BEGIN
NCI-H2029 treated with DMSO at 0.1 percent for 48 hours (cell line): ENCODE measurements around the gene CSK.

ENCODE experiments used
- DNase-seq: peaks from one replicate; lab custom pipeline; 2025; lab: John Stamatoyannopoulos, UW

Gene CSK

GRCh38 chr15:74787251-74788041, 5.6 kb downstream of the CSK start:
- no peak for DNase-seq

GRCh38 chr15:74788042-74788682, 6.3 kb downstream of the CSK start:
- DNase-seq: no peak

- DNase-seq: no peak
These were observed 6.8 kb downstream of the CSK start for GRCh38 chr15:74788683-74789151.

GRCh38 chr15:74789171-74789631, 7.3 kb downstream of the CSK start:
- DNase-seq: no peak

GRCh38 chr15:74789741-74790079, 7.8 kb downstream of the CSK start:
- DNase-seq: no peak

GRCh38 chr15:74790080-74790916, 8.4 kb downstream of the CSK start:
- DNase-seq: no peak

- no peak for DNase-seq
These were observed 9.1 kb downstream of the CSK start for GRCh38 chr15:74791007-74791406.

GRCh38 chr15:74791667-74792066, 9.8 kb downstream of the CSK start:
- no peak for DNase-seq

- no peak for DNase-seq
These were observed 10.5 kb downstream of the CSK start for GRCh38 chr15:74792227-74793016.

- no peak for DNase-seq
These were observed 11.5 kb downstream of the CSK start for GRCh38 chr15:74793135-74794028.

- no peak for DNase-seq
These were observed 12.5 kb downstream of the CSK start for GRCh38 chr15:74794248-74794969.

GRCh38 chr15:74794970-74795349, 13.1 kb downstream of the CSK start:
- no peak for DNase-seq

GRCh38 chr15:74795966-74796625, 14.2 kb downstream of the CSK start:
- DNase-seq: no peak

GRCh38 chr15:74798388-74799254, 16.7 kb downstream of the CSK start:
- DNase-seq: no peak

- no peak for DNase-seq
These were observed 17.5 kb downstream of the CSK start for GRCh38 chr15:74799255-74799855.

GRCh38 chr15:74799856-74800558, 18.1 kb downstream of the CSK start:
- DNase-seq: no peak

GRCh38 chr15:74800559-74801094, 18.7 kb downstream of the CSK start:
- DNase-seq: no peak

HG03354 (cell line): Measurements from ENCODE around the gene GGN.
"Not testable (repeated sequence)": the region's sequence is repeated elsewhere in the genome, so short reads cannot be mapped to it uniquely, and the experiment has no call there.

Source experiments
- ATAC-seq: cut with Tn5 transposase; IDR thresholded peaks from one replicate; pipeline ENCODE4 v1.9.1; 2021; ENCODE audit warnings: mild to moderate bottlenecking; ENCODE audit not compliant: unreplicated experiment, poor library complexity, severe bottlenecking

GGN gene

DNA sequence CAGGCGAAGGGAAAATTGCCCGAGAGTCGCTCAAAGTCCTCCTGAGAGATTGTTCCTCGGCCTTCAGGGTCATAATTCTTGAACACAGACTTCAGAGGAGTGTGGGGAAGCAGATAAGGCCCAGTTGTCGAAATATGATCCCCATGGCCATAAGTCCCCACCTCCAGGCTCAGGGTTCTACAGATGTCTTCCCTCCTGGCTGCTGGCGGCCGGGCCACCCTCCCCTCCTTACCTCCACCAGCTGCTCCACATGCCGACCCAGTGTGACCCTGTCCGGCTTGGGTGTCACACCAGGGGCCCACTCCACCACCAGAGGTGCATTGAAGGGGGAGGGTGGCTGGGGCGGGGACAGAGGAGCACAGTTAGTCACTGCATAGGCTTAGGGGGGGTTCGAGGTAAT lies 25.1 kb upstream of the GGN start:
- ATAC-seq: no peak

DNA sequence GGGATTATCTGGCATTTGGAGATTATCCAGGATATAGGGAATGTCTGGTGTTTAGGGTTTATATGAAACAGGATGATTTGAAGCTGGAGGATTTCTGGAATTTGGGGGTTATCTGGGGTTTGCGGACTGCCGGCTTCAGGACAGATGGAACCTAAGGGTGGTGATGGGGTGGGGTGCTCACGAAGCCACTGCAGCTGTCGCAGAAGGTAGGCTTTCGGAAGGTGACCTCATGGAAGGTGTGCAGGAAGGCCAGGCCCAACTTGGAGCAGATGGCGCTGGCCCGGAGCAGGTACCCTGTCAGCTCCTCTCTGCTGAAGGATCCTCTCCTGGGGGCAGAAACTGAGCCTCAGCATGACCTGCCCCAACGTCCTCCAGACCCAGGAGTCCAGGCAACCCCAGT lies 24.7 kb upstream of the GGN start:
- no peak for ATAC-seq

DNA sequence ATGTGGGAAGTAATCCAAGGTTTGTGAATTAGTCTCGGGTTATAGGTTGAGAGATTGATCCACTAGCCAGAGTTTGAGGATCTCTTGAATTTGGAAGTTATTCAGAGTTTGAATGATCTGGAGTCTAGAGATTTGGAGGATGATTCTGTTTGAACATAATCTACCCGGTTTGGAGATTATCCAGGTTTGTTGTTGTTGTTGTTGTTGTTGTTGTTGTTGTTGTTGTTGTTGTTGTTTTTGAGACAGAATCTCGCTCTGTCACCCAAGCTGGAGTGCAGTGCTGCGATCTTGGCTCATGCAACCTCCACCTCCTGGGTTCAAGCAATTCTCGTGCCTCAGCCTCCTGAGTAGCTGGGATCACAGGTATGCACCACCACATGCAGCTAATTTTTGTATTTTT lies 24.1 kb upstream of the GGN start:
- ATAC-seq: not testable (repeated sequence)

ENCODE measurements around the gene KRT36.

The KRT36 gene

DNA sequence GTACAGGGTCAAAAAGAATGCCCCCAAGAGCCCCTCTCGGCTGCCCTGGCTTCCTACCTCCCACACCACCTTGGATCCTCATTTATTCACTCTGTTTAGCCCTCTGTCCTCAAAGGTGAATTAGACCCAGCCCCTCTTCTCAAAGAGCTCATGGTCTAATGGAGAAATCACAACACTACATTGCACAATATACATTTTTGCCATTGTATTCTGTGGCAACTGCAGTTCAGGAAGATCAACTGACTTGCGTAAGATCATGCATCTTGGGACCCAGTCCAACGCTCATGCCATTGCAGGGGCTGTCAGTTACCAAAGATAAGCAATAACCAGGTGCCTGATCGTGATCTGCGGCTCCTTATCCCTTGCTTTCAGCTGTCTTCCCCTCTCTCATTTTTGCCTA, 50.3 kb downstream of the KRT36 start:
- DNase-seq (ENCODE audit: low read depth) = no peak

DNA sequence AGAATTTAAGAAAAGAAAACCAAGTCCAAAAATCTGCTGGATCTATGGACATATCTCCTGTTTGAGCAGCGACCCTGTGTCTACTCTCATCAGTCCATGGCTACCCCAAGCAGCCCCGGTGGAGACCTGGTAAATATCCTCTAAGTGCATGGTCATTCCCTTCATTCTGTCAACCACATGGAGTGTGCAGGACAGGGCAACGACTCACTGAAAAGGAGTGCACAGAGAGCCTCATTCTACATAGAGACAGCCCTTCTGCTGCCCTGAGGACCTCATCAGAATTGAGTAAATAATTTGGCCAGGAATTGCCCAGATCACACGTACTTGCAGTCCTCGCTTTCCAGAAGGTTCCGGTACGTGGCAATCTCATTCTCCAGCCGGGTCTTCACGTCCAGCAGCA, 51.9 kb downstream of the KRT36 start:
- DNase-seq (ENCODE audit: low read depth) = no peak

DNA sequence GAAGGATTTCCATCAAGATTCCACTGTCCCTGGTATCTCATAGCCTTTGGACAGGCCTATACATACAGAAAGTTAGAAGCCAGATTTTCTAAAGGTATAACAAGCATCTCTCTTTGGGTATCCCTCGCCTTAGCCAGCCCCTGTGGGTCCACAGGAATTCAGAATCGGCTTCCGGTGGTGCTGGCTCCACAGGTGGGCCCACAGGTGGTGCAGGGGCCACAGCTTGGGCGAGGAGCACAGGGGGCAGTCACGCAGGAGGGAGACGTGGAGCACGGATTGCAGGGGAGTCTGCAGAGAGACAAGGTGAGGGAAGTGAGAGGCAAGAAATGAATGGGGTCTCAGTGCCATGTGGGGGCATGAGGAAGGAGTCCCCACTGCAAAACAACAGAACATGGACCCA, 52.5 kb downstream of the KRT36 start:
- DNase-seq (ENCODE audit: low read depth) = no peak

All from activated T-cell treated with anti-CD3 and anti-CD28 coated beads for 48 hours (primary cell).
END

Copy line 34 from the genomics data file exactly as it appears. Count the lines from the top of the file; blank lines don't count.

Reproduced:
These were observed 17.5 kb downstream of the CSK start for GRCh38 chr15:74799255-74799855.